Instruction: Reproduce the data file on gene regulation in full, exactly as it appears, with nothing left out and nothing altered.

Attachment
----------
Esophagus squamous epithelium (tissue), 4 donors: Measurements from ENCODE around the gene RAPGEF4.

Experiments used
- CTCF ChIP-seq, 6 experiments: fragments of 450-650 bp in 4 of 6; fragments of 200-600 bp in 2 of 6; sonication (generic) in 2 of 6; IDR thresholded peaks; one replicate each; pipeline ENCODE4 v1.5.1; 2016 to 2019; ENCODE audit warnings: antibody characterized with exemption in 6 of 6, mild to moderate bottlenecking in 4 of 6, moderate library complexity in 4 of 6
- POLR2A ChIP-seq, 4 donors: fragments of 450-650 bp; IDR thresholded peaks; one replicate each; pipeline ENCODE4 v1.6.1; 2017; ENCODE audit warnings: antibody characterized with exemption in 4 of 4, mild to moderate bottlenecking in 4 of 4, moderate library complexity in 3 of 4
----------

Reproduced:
Esophagus squamous epithelium (tissue), 4 donors: Measurements from ENCODE around the gene RAPGEF4.

Experiments used
- CTCF ChIP-seq, 6 experiments: fragments of 450-650 bp in 4 of 6; fragments of 200-600 bp in 2 of 6; sonication (generic) in 2 of 6; IDR thresholded peaks; one replicate each; pipeline ENCODE4 v1.5.1; 2016 to 2019; ENCODE audit warnings: antibody characterized with exemption in 6 of 6, mild to moderate bottlenecking in 4 of 6, moderate library complexity in 4 of 6
- POLR2A ChIP-seq, 4 donors: fragments of 450-650 bp; IDR thresholded peaks; one replicate each; pipeline ENCODE4 v1.6.1; 2017; ENCODE audit warnings: antibody characterized with exemption in 4 of 4, mild to moderate bottlenecking in 4 of 4, moderate library complexity in 3 of 4